Monday, August 30, 2010

Making it interesting?

Alright, things look pretty bad. By losing two out of three to the Rays (and heartbreakers, at that), the Red Sox fall to 6.5 games out of first place and the Wild Card - seven games out in the loss column.

So does this mean it's over? Not necessarily, but barring a spectacular collapse by one or both of the teams they're chasing, it's now going to be damn near impossible. Unfortunately, we're behind the wrong New York team when it comes to hoping for a collapse, as the Yankees' Queens neighbors are particularly practiced at late-season floundering theatrics.

Where are the moribund Mets when you need them?

Many of you might ask: So what's the point in watching? Well, first of all, if these Red Sox get their act together and somehow scrape a spot in the postseason, you'll want to say that you're one of those fans who kept the faith.

Even if they don't, and even if this series turns out to be the straw that finally broke the camel's back, there's a lot of good baseball left. This is a good team, and they play exciting baseball most of the time. Sure, the last two nights have ended badly for us, but there was a lot of edge-of-your-seat performances before the final score made us all collectively bang our heads against that proverbial wall.

Take Saturday's game: we had a gem from Buchholz, an impressive catch from Drew (while the wisdom of catching that ball is open to question, the degree of difficulty involved in actually getting to it through those awful bullpens is not), and a SportsCenter Top Play from none other than the young Ryan Kalish.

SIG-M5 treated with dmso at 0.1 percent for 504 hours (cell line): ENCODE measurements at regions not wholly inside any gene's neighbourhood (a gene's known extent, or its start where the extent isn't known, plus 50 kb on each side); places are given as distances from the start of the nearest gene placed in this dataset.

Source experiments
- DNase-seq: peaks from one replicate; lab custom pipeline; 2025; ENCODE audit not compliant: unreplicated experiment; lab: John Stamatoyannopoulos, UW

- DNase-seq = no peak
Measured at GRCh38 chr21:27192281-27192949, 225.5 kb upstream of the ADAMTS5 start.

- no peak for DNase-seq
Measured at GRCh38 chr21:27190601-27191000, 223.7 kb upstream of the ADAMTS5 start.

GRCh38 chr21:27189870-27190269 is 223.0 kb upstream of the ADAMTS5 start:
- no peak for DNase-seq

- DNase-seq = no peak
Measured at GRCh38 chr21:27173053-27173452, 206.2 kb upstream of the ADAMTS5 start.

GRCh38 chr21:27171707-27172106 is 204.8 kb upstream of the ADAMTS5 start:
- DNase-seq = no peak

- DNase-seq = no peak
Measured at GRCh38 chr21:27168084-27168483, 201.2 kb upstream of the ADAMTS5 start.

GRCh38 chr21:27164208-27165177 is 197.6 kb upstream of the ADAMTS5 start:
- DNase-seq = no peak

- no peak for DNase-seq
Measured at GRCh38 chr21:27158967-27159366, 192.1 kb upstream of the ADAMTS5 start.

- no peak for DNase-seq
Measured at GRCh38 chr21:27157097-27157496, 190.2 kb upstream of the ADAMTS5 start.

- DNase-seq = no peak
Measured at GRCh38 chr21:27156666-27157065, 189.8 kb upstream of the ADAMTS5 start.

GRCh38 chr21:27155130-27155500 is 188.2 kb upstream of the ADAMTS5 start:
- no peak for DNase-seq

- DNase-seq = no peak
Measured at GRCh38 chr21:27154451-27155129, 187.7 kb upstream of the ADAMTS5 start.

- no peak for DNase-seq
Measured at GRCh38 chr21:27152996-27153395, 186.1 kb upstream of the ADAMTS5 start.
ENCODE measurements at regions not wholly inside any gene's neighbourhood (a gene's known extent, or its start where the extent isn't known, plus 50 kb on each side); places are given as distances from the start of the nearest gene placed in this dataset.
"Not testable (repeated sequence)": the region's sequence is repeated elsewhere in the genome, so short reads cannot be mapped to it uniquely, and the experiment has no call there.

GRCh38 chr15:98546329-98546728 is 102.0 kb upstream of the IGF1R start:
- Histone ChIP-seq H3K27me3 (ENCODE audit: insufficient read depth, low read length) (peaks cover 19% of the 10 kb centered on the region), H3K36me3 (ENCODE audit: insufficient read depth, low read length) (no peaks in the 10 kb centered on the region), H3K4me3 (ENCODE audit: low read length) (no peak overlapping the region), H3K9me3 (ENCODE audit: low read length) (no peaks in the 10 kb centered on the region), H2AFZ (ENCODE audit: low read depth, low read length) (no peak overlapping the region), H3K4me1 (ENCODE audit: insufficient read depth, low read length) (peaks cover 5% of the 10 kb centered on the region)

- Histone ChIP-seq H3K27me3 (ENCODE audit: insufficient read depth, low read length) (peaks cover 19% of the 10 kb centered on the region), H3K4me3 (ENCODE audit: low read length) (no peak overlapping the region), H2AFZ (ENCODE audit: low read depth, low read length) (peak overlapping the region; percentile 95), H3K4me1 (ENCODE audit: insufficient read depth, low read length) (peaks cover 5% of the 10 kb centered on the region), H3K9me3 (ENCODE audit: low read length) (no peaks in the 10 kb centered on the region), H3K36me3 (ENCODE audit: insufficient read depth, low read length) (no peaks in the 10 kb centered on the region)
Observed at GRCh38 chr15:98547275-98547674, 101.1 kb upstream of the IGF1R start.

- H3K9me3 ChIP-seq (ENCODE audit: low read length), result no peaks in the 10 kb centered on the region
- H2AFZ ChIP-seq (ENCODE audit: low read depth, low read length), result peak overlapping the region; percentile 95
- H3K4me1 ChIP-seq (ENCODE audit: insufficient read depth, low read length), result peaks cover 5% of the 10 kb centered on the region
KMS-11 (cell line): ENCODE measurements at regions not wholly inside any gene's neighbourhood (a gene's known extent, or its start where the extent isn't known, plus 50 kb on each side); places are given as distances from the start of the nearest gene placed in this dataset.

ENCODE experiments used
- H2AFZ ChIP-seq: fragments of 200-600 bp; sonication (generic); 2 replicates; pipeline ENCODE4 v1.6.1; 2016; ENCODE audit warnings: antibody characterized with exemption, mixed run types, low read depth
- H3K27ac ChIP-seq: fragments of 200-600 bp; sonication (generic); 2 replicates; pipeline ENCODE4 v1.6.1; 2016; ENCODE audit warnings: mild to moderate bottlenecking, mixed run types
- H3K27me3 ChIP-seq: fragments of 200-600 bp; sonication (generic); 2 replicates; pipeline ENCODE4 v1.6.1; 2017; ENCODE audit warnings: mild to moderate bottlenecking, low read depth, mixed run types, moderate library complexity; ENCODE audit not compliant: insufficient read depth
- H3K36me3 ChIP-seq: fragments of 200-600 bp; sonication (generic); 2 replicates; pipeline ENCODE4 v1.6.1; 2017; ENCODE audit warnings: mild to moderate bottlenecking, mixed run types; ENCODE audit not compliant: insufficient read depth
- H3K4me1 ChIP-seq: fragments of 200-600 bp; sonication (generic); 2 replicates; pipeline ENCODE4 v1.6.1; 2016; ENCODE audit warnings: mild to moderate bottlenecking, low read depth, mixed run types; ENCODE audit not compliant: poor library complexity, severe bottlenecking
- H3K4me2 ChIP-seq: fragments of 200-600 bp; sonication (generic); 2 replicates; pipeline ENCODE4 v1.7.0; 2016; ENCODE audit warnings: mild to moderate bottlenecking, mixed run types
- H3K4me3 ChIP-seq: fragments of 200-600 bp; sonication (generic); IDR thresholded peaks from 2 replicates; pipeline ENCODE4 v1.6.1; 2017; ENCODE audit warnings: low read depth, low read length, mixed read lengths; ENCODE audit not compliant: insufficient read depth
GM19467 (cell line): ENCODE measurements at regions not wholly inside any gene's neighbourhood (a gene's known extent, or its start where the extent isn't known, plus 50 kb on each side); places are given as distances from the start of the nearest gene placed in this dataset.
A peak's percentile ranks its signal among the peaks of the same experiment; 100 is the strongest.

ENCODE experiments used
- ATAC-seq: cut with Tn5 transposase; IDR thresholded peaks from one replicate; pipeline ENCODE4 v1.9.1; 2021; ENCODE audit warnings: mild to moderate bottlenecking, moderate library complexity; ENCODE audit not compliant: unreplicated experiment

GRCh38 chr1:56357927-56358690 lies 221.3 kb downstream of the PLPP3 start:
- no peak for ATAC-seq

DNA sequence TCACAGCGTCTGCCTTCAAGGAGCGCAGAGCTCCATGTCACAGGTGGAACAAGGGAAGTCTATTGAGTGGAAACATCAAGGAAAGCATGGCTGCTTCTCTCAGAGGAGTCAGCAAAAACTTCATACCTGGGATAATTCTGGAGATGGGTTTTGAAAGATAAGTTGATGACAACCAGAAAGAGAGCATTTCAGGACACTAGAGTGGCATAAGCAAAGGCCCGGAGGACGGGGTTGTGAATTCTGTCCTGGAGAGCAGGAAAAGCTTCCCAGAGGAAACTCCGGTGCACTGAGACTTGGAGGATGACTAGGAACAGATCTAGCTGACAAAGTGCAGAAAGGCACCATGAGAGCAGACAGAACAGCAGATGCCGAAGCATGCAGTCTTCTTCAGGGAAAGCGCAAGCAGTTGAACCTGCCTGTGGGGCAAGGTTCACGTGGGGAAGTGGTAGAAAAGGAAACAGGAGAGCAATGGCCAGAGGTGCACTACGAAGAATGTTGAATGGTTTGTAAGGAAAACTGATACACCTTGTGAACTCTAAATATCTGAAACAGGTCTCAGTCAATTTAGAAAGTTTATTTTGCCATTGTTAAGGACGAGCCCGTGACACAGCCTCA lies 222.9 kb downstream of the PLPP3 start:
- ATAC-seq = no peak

During the series we've seen a lot of skill from guys most of us had never heard of until the 2010 Parade of Carnage got underway: a couple of assists by Darnell McDonald, some key hits by Daniel Nava, and an RBI from Yamaico Navarro. I mean, we've all heard about Ryan Kalish, but you'd have to be SUPER tuned in to even have known what position these other guys played in the Sox minor league system, let alone think they could make an meaningful contribution.

So maybe the tail end of 2010 will turn out to be an audition for 2011, and it's not the end of the world. Most teams would have packed it in long ago: where would the Rays be with season-ending injuries to Carlos Pena and Ben Zobrist? If BJ Upton played just 20 games? If Matt Garza was doing his best 2006 Matt Clement impression and David Price missed two months?

Likewise, where would New York be without Mark Teixeira, Robinson Cano, and Curtis Granderson for a sizable chunk of the season? What if you subtracted CC Sabathia from that rotation? Phil Hughes?

I know this is all hypothetical, but the point is that this team is nothing to scoff at. The fact that we can even boast the seventh-best record in baseball at this point in the season is borderline absurd - factor in the toughest division in the game and you're really talking crazy.

I hate to quote a Yankee to sum up a post about the tenacity of the 2010 Red Sox, but as Yogi Berra famously said: "It's not over til it's over."

It's not over yet, Red Sox Nation. I don't know about you, but the one thing I've learned this season is to never count this team out.

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